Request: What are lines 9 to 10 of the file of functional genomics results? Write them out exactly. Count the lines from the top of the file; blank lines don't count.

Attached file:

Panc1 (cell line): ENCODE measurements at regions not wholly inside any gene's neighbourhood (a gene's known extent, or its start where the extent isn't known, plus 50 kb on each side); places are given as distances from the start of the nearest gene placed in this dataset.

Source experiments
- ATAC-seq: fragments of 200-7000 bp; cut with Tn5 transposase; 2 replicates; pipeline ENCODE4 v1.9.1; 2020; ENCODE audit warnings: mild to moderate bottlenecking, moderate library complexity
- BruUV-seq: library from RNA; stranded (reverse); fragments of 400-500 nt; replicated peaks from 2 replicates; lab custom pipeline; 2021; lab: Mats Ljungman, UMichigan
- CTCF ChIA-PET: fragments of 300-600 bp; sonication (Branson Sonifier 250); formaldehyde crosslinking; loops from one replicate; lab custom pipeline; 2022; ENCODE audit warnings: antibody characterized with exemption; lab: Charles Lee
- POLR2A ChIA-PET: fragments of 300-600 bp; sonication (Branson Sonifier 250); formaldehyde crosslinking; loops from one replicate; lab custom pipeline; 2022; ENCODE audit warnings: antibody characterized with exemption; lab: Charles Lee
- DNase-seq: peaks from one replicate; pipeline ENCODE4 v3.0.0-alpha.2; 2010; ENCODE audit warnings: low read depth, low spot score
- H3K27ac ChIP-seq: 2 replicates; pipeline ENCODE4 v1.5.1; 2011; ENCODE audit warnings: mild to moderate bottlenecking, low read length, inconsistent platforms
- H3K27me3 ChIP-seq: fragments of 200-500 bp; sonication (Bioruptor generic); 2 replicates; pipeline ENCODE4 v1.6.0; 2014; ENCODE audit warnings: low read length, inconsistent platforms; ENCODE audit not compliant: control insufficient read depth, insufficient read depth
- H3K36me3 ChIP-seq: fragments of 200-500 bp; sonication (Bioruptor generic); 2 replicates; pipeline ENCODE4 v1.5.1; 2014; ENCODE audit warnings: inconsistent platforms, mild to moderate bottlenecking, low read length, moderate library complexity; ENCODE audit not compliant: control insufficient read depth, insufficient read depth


- H3K27me3 ChIP-seq: fragments of 200-500 bp; sonication (Bioruptor generic); 2 replicates; pipeline ENCODE4 v1.6.0; 2014; ENCODE audit warnings: low read length, inconsistent platforms; ENCODE audit not compliant: control insufficient read depth, insufficient read depth
- H3K36me3 ChIP-seq: fragments of 200-500 bp; sonication (Bioruptor generic); 2 replicates; pipeline ENCODE4 v1.5.1; 2014; ENCODE audit warnings: inconsistent platforms, mild to moderate bottlenecking, low read length, moderate library complexity; ENCODE audit not compliant: control insufficient read depth, insufficient read depth